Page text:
As a previous dealer for a broad range of connector mfgr's and
types, I have experience with the problem you have described
about the type N connector center pins decoupling.
The problem is the expansion and contraction of the center
conductor inside the coaxial cable during temperature changes.
You can check this phenomenon by observing the sag in utility
power lines and comparing it between summer and winter (less
sag in the winter, ie, contraction of the conductors).
The connector manufacturers have addressed this problem by
offering many connectors with "captive" center pins. A captive
center pin has a radial "ring" machined in it. It will not
pass through the body of the connector like the non-captive types.
Captive connectors require more precision during assembly and
may not totally eliminate the de-mating problem, but they are
a much better device and should solve the problem except for the
most severe environments.
73 de Bob - K0RC
At 01:37 AM 10/15/96 EDT, you wrote:
>Fred Hopengarten, K1VR
>Six Willarch Road * Lincoln, MA 01773-5105 * 617/259-0088
>Big antennas, high in the sky, are better than small ones, low.
>On Fri, 11 Oct 1996 10:18:54 -0700 email@example.com (rattmann) writes:
>>Interesting things happen to connectors with aging. Last year I had a piece
>>of RG-213 look "open" and it was driving me crazy finding the problem. I
>>had a cable splice in a termination box, joining a cable-end male-N to a
>>cable-end female-N. There was no strain on this splice. It turned out that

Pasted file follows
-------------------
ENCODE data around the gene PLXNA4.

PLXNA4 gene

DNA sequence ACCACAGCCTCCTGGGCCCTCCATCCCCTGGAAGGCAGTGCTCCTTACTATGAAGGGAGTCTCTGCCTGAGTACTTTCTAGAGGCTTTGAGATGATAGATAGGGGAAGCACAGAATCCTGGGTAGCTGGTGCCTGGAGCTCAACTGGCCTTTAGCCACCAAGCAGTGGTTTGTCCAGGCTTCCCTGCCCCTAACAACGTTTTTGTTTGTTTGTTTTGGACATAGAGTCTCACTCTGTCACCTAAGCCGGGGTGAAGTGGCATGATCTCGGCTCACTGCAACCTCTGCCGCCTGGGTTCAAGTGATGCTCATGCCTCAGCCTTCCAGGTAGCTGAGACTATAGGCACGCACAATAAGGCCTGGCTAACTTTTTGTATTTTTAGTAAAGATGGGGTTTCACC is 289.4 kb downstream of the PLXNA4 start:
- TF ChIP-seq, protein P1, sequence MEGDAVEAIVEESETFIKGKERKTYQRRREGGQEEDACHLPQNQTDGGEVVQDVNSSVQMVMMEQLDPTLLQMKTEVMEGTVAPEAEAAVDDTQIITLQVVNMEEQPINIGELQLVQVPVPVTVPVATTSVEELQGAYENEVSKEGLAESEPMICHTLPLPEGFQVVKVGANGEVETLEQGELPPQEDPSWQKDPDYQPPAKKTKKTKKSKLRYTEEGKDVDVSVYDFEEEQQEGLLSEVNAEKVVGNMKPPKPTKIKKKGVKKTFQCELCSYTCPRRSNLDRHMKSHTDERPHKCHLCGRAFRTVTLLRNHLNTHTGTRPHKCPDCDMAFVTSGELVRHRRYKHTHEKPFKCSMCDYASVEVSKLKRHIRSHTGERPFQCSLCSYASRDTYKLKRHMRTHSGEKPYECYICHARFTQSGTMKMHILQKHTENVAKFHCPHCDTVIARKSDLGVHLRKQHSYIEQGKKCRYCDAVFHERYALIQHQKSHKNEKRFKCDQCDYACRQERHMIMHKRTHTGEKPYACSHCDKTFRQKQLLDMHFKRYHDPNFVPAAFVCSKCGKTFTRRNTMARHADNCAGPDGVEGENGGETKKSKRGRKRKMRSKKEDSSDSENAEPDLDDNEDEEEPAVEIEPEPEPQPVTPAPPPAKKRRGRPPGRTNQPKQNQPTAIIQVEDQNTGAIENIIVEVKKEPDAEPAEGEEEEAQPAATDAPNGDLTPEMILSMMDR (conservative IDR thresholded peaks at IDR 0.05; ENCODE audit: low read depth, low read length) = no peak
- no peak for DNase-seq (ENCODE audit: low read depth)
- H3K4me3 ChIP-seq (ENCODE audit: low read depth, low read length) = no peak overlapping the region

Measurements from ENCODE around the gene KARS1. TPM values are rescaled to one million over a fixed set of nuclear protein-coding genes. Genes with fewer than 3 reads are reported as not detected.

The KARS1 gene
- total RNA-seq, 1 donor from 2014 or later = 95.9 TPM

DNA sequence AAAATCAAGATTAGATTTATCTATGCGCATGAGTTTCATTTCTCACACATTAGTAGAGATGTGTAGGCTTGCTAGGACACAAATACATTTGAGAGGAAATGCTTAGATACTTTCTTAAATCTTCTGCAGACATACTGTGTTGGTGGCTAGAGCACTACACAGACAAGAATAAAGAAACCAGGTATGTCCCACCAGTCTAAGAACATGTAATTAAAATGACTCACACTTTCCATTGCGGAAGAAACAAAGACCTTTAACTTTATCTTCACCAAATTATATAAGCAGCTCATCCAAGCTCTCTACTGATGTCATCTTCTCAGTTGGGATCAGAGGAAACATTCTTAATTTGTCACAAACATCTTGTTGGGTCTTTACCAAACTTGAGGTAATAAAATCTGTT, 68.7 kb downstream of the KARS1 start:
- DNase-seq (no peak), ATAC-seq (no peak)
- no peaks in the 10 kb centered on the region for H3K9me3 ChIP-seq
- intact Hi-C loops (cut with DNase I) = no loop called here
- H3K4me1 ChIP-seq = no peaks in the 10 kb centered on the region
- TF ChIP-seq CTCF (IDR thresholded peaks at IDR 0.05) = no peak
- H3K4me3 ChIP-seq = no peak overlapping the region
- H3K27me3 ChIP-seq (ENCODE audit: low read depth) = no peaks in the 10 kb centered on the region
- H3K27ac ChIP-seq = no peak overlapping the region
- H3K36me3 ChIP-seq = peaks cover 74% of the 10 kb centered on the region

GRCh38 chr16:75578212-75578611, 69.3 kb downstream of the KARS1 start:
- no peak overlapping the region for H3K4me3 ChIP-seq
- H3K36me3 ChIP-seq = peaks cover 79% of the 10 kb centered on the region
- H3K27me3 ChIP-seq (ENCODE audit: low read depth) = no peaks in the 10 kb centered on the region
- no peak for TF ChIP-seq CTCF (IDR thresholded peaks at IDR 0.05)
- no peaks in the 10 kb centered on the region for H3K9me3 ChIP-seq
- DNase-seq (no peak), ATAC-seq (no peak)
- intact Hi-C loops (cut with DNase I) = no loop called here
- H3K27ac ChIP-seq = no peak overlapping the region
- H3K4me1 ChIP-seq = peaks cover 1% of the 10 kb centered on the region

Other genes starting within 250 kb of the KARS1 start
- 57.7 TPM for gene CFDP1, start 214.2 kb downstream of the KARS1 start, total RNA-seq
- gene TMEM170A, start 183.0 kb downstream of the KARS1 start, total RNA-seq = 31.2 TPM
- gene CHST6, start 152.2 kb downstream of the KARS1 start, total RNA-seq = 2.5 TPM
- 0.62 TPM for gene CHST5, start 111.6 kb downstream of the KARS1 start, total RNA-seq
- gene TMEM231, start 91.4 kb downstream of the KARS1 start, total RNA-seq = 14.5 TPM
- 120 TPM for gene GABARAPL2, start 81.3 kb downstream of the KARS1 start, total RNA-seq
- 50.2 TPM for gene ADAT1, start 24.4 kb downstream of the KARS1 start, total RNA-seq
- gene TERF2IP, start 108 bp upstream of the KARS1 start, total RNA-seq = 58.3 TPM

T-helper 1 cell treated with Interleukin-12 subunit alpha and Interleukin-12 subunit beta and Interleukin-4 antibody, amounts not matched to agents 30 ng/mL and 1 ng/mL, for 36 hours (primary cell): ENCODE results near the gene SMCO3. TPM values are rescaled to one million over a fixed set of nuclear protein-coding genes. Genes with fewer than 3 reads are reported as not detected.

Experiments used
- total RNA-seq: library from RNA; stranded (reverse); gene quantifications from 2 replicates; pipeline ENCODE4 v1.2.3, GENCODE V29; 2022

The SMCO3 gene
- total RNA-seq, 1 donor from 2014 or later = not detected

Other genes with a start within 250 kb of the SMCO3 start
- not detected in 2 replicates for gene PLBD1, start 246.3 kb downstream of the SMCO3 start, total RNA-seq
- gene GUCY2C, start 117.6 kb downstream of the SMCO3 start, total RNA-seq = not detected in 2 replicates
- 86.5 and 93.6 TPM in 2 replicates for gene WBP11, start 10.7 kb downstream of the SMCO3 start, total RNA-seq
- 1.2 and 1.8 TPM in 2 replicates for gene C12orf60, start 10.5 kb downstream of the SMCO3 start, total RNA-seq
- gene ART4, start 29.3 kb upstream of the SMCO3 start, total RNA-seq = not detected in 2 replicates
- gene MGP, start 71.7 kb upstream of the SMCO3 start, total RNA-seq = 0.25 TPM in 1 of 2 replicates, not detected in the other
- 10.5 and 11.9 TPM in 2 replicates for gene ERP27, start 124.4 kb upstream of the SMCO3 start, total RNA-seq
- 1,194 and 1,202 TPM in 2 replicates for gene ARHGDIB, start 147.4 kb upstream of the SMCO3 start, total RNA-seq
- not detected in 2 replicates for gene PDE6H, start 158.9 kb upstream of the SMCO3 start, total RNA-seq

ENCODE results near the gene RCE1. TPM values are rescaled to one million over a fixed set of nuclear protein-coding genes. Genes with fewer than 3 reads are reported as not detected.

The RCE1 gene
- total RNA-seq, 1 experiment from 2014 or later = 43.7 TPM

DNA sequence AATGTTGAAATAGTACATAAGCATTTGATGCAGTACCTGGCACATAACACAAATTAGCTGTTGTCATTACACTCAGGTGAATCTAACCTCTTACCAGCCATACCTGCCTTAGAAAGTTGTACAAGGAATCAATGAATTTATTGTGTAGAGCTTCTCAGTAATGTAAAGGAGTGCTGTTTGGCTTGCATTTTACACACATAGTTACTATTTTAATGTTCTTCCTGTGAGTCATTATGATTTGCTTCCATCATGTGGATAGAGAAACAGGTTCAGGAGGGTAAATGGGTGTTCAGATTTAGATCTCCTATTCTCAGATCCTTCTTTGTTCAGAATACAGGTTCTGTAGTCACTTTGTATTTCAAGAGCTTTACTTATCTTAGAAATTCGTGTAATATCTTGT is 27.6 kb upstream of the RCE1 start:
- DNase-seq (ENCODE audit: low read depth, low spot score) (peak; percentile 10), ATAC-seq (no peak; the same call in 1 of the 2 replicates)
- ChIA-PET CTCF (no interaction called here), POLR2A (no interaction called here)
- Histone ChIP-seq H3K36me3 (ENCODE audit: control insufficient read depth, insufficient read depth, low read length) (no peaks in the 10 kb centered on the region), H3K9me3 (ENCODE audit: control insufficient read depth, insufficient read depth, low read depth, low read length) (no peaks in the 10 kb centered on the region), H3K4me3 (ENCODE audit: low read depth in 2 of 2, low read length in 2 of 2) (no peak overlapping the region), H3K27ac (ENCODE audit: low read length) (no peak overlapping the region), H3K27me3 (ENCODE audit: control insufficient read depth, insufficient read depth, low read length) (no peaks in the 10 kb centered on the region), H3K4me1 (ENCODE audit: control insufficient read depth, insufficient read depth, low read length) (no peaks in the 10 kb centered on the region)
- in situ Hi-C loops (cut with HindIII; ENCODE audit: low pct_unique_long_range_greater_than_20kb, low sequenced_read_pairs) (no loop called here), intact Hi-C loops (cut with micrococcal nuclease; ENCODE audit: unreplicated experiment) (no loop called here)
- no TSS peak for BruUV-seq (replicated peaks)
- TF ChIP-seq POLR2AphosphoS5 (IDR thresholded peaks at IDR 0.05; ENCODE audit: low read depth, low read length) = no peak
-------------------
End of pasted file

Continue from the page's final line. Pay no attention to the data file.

>>over time (with lots of hot weather in San Diego), the center dielectric of
>>the cable had migrated (pulled back) relative to the connector body. The
>>male-N pin thus had retracted about 3/16 inch, and separated from the female
>>pin, even though the male pin at one time had been in the right position
>K1VR: Curious. I discovered the same problem last winter here. When
>things got REALLY cold last February, my 40 meter beam stopped working.
>The problem turned out to be that an N connector splice in the K1XX
>asynchronous transformer (to feed a 50 ohm beam with 75 ohm hardline) had
>experienced this "n-connector pullback". The inner body of the N
>connector, on the female side, had retracted and was no longer making
>contact. Instead of attributing it to warm weather, as Glen K6NA does, I
>had attributed it to cold weather. However, at that time, someone wrote
>me that he had discovered the same problem in several places with N
>connectors on RG-213 at KN8Z, where the N connectors were taped
>vertically to a tower leg (as was true in my case). So it may be an N
>connector problem, not a weather problem.
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